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In a recent article, “Being a Law Firm Partner Was Once a Job for Life. That Culture Is All but Dead,” Sara Randazzo, writing for the Wall Street Journal, reports on recent trends in Big Law partnership and profitability over the past decade. According to data collected by ALM Intelligence, the percentage of equity partners across the Am Law 100 has been declining for the past ten years, with the percentage of nonequity partners steadily increasing. ALM Intelligence’s data revealed that the equity tier was roughly 78% larger than the non-equity tier in 2008. Now, it’s only 27% larger. The conventional explanation for the growth of the two-tier system is that it produces higher profits per equity partner, thus solidifying the prestige of the law firm and improving its ability to attract the best legal talent, the article highlights.

As Randazzo reports, the newly demanding and data-driven model of the law firm has changed the culture of the business entirely. “Being named a partner once meant joining a band of lawyers who jointly tended to longtime clients and took home comfortable, and roughly equal, paychecks. Job security was virtually guaranteed, and partners rarely jumped ship. That model, and the culture that grew up around it, is all but dead. Law firms are now often partnerships in name only,” Randazzo notes. “At the modern law firm, not all partners are created equal, and data and billings rule. In the new paradigm, lawyers are expendable, and partners may jump to a competitor for the right amount of money, taking clients with them on the way out,” Randazzo adds.

According to the article, the rise of non-equity partnerships has been criticized on a number of grounds. Most significantly, as noted in the article, it lets equity partners jack up the billing rates of non-equity partners, often to north of $1,000, without having to share the wealth with them (or take a hit in their “profits per partner” rankings, which consider only equity partners). “No firm embodies the changes more than Kirkland & Ellis,” Randazzo reports. “Over the past decade, Kirkland has become known for making high-price offers to rising stars at competitors, for $10 million a year or more in some cases. It has embraced the two-tiered partner system, made up of a junior class paid a set salary and an inner circle of equity partners, who split the firm’s profits. The changes have pushed the spread between Kirkland’s highest- and lowest-paid partners to 43-to-1. Among its equity partners, the spread is nearing 9 to 1,” (as quoted in The Wall Street Journal).

According to another article by Law.com, some law firms are still holding on to the old partnership ethos even as the world changes around them. A handful of law firms including New York-based Cleary Gottlieb and Cravath Swaine & Moore still operate under a lockstep compensation system, which pays partners in a relatively tight band based on seniority, rather than how much revenue they bring in. At the same time, some law firms are new to the idea of a two-tier partnership. Simpson Thacher & Bartlett and Willkie Farr & Gallagher both reported the presence of non-equity partners—seven and 10, respectively—for the first time this year. Law firm leaders said the move is intended to reward promising young lawyers earlier and make the firm more competitive in recruiting,” (as quoted in Law.com).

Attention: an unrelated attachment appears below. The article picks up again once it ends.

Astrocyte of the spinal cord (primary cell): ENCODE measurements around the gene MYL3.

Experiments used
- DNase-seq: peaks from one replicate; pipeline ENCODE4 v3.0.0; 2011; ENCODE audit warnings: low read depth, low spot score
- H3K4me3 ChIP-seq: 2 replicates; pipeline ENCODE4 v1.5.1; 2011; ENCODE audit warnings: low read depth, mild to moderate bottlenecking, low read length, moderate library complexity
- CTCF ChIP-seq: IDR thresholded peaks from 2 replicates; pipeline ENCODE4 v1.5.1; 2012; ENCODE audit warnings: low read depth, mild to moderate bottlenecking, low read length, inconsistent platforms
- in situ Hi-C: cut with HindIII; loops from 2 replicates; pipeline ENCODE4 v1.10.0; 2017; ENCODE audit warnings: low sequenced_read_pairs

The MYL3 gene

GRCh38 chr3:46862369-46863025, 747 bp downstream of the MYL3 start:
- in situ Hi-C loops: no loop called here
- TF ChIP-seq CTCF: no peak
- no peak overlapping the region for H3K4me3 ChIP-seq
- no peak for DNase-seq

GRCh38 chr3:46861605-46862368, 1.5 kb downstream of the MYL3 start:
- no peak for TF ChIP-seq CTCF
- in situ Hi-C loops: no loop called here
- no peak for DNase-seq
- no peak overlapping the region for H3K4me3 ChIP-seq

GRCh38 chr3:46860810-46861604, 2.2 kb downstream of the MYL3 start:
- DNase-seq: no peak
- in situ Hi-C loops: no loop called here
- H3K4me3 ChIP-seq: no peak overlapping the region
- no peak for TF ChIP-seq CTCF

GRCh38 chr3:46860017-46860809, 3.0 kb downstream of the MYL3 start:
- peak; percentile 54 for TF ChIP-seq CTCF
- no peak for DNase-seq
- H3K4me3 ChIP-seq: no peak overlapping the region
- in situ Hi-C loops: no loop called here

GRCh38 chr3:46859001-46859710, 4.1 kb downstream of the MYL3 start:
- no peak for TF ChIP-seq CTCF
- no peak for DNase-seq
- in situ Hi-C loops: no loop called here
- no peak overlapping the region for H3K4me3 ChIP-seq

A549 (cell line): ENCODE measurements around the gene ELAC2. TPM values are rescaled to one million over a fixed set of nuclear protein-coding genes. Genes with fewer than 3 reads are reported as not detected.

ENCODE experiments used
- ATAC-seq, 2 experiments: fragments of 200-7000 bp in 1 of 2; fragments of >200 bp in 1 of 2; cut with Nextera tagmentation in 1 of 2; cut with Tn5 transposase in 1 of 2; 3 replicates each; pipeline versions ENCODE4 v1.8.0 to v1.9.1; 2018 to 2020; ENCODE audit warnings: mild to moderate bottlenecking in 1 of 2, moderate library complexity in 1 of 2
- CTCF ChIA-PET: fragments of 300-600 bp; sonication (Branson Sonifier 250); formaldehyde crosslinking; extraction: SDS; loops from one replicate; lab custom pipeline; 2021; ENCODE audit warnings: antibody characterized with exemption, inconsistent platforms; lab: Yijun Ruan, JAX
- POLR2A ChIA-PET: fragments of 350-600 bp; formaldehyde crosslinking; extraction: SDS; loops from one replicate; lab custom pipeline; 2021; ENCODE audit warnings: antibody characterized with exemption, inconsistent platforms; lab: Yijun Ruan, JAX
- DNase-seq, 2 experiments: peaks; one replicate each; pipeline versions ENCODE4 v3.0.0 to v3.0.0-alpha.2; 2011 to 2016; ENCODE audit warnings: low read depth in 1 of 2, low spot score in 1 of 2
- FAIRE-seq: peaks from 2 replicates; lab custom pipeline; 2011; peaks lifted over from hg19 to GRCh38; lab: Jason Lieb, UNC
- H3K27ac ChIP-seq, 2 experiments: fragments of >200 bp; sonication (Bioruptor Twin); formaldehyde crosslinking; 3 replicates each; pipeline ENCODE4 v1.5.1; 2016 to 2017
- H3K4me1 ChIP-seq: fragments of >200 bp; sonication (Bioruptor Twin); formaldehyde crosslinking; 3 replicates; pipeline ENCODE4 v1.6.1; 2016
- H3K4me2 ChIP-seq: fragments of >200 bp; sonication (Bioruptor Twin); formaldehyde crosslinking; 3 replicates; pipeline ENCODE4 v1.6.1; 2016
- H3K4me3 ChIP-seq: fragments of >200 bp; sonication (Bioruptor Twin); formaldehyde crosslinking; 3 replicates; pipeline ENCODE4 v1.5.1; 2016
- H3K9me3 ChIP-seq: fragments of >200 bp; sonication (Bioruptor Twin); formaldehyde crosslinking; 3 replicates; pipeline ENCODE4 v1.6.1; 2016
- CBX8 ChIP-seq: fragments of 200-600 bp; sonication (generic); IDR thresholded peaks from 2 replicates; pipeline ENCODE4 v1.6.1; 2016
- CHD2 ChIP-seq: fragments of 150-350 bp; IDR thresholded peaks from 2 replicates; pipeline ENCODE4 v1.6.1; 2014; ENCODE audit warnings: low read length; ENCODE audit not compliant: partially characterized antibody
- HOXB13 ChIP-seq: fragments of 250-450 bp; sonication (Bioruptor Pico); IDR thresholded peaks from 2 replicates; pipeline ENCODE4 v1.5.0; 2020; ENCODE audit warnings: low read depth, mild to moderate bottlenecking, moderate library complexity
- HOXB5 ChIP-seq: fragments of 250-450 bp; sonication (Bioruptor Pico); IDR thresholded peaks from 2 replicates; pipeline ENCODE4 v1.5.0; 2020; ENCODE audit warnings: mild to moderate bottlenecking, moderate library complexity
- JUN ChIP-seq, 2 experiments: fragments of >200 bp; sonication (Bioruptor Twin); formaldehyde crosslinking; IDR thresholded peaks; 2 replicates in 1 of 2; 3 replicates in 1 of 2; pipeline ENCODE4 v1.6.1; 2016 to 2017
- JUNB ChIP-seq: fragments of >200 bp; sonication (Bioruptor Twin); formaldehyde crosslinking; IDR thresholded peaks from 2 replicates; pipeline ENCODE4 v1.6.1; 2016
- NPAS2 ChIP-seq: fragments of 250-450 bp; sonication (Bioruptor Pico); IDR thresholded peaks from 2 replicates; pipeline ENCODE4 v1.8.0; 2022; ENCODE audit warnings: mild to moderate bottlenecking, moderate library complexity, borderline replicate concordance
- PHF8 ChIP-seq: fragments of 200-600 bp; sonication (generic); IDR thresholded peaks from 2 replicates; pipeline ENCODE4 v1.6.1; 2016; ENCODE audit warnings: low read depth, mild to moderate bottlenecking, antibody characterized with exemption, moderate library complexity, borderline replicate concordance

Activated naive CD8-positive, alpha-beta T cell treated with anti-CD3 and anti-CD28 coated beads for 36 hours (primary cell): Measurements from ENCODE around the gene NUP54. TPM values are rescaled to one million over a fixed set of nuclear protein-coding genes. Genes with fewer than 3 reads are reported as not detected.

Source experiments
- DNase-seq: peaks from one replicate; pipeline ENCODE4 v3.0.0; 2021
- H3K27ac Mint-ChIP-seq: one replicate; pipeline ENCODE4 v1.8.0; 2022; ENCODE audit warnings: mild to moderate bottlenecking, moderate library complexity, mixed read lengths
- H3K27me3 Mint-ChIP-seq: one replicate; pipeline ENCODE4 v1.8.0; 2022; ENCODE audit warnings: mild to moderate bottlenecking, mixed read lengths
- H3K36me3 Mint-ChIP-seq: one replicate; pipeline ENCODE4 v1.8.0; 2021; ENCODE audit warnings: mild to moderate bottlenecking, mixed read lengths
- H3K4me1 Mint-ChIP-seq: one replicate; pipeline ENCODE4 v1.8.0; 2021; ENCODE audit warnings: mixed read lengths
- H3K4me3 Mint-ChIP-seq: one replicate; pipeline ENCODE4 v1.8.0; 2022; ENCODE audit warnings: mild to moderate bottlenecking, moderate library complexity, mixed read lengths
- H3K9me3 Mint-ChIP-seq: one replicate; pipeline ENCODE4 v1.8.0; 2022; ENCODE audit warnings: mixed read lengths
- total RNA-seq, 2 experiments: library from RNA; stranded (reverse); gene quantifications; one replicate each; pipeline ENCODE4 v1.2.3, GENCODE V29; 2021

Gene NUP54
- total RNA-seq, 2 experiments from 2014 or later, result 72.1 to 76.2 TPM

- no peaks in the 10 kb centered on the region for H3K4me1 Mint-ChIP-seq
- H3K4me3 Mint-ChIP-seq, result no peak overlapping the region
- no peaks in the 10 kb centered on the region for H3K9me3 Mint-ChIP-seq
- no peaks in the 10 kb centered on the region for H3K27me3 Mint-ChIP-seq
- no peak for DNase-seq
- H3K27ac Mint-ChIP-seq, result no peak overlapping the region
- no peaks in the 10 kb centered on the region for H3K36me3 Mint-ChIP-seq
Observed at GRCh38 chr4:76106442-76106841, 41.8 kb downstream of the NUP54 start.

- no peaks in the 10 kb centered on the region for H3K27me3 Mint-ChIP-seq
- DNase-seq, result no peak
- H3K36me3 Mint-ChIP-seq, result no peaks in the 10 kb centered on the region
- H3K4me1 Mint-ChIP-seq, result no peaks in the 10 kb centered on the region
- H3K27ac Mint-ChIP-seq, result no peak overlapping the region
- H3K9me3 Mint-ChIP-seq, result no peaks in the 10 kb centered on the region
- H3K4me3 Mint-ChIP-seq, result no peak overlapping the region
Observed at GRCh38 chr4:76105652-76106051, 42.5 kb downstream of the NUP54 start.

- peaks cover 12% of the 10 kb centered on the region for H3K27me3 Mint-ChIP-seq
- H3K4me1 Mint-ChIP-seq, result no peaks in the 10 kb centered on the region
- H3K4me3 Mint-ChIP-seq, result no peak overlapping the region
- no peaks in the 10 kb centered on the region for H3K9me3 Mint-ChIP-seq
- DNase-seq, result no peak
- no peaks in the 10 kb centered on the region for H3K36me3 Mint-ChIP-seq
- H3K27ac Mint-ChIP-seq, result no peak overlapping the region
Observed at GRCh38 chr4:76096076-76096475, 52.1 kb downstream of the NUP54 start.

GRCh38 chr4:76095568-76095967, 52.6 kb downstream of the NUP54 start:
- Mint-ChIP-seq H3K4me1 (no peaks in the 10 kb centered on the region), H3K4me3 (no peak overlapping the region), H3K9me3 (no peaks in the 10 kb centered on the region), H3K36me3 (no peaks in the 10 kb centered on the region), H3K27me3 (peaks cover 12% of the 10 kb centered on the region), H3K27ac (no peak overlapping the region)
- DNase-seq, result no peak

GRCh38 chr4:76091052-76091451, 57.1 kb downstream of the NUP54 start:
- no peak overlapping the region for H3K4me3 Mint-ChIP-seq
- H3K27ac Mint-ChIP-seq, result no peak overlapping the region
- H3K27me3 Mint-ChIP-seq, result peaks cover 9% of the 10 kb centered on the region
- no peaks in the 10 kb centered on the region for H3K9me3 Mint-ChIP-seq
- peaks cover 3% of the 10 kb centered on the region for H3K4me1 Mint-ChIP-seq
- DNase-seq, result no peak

See highlights from the full article on The Wall Street Journal.

Contact Bill Sugarman for more information.

Seeming to defy the laws of supply and demand, hourly billing rates at national corporate law firms have increased 3 to 4 percent per year since the recession, according to Citi Private Bank’s Law Firm Group (The Wall Street Journal).  In fact, they report, these rates have continued to rise in spite of weak demand and low inflation.

A recent study of bankruptcy cases revealed that “senior partners routinely charge between $1,200 and $1,300 an hour, with top rates at several large law firms exceeding $1,400” (The Wall Street Journal).  Legal consultant Bruce MacEwen observes that “you have a very few people at the very top where price is almost no object,” allowing for the best-of-the-best lawyers to charge an astounding $1,800-plus hourly rate (as quoted in The Wall Street Journal).

While demand for legal services has only risen 0.5% in the past year, revenue has risen by 4%, according to Wells Fargo Private Bank’s Legal Speciality Group.  Heightened rates help to increase this revenue, and are consistently raised to soften the blow of client-demanded discounts, an increasingly common practice.  By implementing an annual rate increase, says an Altman Weil legal consultant, law firms are able to offset clients’ requests for discounts (The Wall Street Journal).  

John Altorelli, finance lawyer at DLA Piper, laments that “we just raise them every year,” referring to the hourly rate system as “anachronistic” (as quoted in The Wall Street Journal).  However, many firms contend that raising rates are a way to “guarantee salaries or ensure a partner’s pay doesn’t fall, even in the down years,” allowing them to attract and keep the top talent (The Wall Street Journal).

Still, argues legal consultant Bruce MacEwen,”if clients are pushing back on rates, the answer isn’t to raise them, and then ask for a discount…the answer is to provide a better total value” (WSJ).

Read more and see the top law firm billers at the Wall Street Journal.